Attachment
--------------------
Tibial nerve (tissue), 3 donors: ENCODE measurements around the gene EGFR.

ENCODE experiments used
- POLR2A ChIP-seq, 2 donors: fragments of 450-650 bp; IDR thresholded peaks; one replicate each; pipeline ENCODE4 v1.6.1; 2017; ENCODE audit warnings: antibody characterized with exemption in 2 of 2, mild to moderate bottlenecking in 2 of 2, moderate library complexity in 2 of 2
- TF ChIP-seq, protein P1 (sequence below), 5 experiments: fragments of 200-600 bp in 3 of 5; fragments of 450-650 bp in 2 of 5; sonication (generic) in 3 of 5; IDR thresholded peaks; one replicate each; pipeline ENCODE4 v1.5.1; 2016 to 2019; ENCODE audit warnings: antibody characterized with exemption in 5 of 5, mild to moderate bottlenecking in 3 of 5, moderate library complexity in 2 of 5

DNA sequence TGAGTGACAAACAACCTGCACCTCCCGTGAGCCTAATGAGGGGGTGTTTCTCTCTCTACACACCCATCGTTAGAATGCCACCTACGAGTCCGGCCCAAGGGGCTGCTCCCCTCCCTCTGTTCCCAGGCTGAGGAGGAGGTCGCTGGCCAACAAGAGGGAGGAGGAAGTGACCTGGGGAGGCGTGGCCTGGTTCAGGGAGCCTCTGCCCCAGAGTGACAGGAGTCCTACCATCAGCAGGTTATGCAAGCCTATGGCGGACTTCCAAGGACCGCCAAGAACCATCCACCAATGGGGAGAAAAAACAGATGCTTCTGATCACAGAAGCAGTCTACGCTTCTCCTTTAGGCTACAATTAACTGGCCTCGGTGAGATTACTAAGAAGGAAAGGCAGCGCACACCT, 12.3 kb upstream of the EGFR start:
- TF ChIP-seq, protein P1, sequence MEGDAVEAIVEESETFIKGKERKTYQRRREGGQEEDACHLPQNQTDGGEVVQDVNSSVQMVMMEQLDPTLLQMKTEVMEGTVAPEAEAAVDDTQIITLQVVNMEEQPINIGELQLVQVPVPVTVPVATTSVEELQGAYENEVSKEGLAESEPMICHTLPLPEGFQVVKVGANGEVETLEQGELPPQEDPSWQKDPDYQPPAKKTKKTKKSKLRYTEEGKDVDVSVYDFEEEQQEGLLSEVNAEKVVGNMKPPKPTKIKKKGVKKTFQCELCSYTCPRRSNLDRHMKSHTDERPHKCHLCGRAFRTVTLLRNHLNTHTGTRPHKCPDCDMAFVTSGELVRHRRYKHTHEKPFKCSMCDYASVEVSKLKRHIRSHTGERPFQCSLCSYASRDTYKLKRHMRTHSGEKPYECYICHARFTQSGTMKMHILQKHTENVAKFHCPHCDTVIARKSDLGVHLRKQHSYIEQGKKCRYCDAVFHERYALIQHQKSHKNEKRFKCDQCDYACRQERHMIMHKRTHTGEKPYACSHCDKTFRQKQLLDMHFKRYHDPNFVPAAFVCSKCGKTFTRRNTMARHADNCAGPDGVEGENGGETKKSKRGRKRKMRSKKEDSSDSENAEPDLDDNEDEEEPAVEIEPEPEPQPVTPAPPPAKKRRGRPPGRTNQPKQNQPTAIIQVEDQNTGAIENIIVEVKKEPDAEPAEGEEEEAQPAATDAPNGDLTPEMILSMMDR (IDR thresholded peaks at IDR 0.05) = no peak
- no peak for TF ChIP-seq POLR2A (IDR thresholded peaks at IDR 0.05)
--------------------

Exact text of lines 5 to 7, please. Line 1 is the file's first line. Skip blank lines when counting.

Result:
DNA sequence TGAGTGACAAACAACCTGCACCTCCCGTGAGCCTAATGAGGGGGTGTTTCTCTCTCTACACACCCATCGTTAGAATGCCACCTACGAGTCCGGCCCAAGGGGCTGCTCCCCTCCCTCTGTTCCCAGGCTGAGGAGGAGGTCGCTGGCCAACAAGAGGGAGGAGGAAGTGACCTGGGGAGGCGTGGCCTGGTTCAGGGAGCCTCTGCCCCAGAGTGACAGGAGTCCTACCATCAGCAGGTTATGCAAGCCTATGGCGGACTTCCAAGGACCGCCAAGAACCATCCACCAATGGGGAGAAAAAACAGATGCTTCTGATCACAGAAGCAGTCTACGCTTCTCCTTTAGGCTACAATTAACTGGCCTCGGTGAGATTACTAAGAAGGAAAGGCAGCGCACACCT, 12.3 kb upstream of the EGFR start:
- TF ChIP-seq, protein P1, sequence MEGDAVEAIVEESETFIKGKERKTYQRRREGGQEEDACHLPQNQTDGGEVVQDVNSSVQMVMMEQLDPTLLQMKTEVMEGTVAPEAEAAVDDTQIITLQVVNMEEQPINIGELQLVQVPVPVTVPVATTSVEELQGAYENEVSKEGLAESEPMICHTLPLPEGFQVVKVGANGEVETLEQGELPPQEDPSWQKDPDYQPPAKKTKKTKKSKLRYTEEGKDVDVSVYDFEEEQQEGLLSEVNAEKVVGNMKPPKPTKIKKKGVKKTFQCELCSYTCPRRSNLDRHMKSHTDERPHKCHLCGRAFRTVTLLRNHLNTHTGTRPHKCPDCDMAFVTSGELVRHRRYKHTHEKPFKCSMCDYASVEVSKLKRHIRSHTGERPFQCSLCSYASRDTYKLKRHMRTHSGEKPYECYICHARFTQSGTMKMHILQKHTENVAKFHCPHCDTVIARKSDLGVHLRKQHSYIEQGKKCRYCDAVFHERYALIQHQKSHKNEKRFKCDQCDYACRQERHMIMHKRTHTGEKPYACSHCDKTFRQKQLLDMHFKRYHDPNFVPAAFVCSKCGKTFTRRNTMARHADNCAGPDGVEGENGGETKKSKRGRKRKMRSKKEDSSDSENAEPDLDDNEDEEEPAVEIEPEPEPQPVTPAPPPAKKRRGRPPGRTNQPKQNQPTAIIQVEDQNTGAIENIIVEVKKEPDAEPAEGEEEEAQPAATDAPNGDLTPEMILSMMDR (IDR thresholded peaks at IDR 0.05) = no peak
- no peak for TF ChIP-seq POLR2A (IDR thresholded peaks at IDR 0.05)